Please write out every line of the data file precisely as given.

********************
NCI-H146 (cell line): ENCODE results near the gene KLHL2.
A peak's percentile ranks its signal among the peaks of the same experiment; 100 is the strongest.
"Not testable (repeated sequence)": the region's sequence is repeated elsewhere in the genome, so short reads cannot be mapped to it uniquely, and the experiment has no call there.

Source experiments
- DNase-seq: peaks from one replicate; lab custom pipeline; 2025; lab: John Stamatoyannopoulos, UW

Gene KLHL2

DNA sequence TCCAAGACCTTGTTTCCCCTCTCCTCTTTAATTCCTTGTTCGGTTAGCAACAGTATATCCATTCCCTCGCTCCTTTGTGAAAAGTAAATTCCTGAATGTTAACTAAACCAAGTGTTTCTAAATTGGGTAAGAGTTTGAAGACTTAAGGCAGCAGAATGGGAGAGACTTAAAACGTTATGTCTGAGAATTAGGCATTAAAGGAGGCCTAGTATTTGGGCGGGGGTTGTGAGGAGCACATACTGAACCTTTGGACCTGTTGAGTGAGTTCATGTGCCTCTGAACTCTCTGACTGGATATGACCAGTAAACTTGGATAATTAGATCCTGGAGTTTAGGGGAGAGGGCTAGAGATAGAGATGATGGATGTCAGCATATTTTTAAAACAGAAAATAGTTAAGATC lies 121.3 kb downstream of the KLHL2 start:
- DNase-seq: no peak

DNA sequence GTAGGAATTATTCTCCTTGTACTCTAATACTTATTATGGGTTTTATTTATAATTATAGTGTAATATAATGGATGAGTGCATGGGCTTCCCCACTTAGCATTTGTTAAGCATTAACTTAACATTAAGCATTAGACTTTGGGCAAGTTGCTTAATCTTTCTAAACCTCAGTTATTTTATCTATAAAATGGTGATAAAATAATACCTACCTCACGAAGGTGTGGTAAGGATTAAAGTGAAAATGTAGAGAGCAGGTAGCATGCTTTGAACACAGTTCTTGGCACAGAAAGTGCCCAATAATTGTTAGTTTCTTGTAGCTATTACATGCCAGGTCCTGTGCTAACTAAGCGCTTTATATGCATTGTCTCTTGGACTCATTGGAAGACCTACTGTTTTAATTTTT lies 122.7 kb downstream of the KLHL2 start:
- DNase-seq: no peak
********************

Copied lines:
NCI-H146 (cell line): ENCODE results near the gene KLHL2.
A peak's percentile ranks its signal among the peaks of the same experiment; 100 is the strongest.
"Not testable (repeated sequence)": the region's sequence is repeated elsewhere in the genome, so short reads cannot be mapped to it uniquely, and the experiment has no call there.

Source experiments
- DNase-seq: peaks from one replicate; lab custom pipeline; 2025; lab: John Stamatoyannopoulos, UW

Gene KLHL2

DNA sequence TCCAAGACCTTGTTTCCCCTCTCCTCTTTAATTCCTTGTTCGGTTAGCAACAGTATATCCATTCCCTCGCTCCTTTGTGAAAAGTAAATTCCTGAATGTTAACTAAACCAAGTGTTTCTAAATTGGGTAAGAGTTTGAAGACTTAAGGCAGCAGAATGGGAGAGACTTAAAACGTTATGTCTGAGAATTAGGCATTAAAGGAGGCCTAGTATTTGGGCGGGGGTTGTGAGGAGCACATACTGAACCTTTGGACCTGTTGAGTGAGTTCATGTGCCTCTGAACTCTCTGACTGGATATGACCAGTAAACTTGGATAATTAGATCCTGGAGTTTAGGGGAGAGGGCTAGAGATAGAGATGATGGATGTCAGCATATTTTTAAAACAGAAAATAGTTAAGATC lies 121.3 kb downstream of the KLHL2 start:
- DNase-seq: no peak

DNA sequence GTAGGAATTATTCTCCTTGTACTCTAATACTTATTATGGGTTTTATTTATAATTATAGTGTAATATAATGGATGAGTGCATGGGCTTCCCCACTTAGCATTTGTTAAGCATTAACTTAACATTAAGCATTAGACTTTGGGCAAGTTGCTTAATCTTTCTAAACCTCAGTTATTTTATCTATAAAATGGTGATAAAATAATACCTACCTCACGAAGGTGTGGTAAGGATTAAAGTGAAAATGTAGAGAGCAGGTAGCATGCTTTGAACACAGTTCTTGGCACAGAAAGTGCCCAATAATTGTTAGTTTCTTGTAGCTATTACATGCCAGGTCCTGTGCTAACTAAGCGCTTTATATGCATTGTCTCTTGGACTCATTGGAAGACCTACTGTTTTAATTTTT lies 122.7 kb downstream of the KLHL2 start:
- DNase-seq: no peak